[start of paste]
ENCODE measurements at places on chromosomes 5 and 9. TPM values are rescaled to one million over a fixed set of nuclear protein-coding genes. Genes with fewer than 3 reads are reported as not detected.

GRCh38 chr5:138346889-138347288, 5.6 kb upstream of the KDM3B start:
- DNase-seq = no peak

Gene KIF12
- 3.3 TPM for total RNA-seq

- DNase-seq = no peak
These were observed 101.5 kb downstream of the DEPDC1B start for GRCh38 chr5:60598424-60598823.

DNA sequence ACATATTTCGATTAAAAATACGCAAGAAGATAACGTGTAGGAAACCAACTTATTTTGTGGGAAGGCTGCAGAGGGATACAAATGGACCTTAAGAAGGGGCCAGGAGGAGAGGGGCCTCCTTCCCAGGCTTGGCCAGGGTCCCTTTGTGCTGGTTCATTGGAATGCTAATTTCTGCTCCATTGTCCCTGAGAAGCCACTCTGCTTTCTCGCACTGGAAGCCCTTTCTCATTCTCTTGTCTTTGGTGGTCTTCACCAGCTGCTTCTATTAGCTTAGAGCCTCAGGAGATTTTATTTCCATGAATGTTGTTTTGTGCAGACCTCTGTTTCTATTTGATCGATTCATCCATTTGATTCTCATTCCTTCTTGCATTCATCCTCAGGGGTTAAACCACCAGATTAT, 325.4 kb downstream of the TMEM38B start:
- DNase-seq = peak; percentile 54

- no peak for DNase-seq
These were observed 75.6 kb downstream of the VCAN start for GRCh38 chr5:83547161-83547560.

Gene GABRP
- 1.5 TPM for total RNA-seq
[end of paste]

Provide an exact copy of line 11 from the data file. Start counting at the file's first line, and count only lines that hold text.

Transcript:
These were observed 75.6 kb downstream of the VCAN start for GRCh38 chr5:83547161-83547560.